Diego Velázquez, Joseph’s Bloody Coat Brought to Jacob, 1630. Oil on canvas, Monastery of San Lorenzo de El Escorial, Madrid, Spain.
Diego Velázquez (1599–1660) was a leading artist of the Spanish golden age. Chiefly a portrait painter, here we see Velázquez use his narrative talents. Jacob (far right) favored his son Joseph over his many other sons and had given him a treasured coat. The brothers saw the gift as an indication that Joseph would become the family patriarch, and they became jealous. Joseph’s brothers sold Joseph into slavery, then dipped his coat in goat’s blood and gave it to their father, telling him that Joseph had been ripped apart by wild animals. The grief in Jacob’s expression is palpable, and he throws up his arms in horror. The charming, barking dog seems to be aware of the deceit, as he tries to call attention to the guilty brothers.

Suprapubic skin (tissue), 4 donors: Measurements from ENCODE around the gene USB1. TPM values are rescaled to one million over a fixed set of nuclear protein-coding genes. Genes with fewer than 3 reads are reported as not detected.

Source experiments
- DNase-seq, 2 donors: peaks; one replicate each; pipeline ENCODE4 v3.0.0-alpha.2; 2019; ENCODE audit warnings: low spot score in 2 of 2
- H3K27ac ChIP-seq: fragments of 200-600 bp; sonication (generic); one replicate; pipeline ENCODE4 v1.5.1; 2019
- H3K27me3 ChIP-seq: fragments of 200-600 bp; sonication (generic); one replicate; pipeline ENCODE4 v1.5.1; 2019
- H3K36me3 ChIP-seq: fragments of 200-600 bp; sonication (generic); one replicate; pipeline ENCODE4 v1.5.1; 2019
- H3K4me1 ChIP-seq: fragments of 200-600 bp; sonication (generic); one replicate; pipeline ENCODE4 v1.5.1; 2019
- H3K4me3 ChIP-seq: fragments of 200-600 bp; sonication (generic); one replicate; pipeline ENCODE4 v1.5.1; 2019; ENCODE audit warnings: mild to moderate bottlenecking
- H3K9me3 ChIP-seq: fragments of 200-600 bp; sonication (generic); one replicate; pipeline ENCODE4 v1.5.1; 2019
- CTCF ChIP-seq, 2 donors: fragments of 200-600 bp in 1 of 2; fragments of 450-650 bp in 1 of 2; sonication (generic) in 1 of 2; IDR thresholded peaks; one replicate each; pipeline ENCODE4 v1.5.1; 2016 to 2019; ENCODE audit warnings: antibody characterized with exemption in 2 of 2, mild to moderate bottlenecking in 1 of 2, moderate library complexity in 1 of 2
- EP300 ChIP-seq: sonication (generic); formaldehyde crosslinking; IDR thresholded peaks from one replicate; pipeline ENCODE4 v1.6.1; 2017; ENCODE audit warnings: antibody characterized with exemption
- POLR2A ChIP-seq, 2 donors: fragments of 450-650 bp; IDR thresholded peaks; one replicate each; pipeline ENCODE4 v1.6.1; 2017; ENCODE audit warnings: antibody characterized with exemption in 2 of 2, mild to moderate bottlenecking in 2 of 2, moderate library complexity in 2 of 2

A written, spoken, or recorded story.